Your employees are the eyes and ears of your company. They see first hand how your customers react to your products and services, and they endure the fallout when your systems are ineffective. Listening to their voices isn't just good for morale – it also makes good business sense. The bottom-up approach to management relies on input from all levels of an organization.
Benefits of the Bottom-Up Approach
- Using your resources. You're already paying your staff to come to work and do their jobs, so you might as well also take advantage of the insights they glean from being immersed in day-to-day operations. They see and hear things to which you don't have access when you're holed up in your office. These insights help to provide a holistic and comprehensive basis for company decision making.
- Boosting morale. Like everyone else, your employees will value feeling valued. A bottom-up approach acknowledges that their insights and input can help make your company a better business. Listening to their voices encourages them to continually look for better ways to work and to develop strategies for improving operations.
- Flexibility. A business that uses a bottom-up approach is well positioned to adapt when unpredictable circumstances occur. If only managers know how to solve a problem, then that problem cannot be solved if no manager is present. However, if employees are empowered to also make management decisions when needed, your company can make the most of opportunities and proactively address issues.
Disadvantages of the Bottom-Up Approach
- Lack of cohesion. When decisions are being made at multiple levels, your business runs the risk of operating without a clear strategy. You may receive quality input from multiple sources, but employees may be operating without checking in with one another. They may be duplicating tasks or even working toward conflicting objectives.
- Lack of experience. Although employees often see and hear things that managers do not, managers often have training and experience that allow them to consider the bigger picture. A bottom-up management approach introduces the risk that workers will try untested ideas without the broad perspective and knowledge necessary to do so effectively.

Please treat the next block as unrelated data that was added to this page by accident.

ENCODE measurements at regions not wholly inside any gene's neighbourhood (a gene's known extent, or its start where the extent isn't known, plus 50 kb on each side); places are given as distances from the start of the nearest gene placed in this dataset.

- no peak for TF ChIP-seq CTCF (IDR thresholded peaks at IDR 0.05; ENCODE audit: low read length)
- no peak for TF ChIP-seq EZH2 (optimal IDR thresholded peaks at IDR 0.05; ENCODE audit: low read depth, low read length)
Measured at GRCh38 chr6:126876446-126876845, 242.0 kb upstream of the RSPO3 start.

- Ego strife. When multiple employees are empowered to make decisions and propose changes, your business runs the risk of having egos clash when staff members disagree. This can cause disharmony that affects your workplace environment. It can also interfere with work flow and productivity.
Advantages of Bottom-Up Planning
In project management, a bottom-up approach is often used to create a game plan that integrates the perspectives of the entire team. This process can be cumbersome and time consuming, but if you allocate the necessary resources and work with team members to ensure that conflicts and disagreements are resolved constructively, you'll likely end up with a strategy that is deep, thoughtful and effective.
In addition, employees who have had input in a big-picture plan will be especially invested in seeing that plan succeed. They will keep missions and goals in mind when executing short-term tasks, acting in service of the project's overall mission. They will take care to complete steps on schedule and will communicate with team members to address difficulties and fill gaps.
Leveraging the Advantages
Your company's ability to make the most of a bottom-up approach to management or planning will depend on how well you implement the strategies that are likely to make this approach successful.
- Training. Instead of simply turning employees loose and expecting them to make good decisions, provide training that gives them the tools and information to make the best decisions possible.
- Communication. Set up systems to allow employees to communicate with each other in real time so they can avoid duplicating tasks and enlist additional input when making tricky decisions.
Devra Gartenstein founded her first food business in 1987. In 2013 she transformed her most recent venture, a farmers market concession and catering company, into a worker-owned cooperative. She does one-on-one mentoring and consulting focused on entrepreneurship and practical business skills.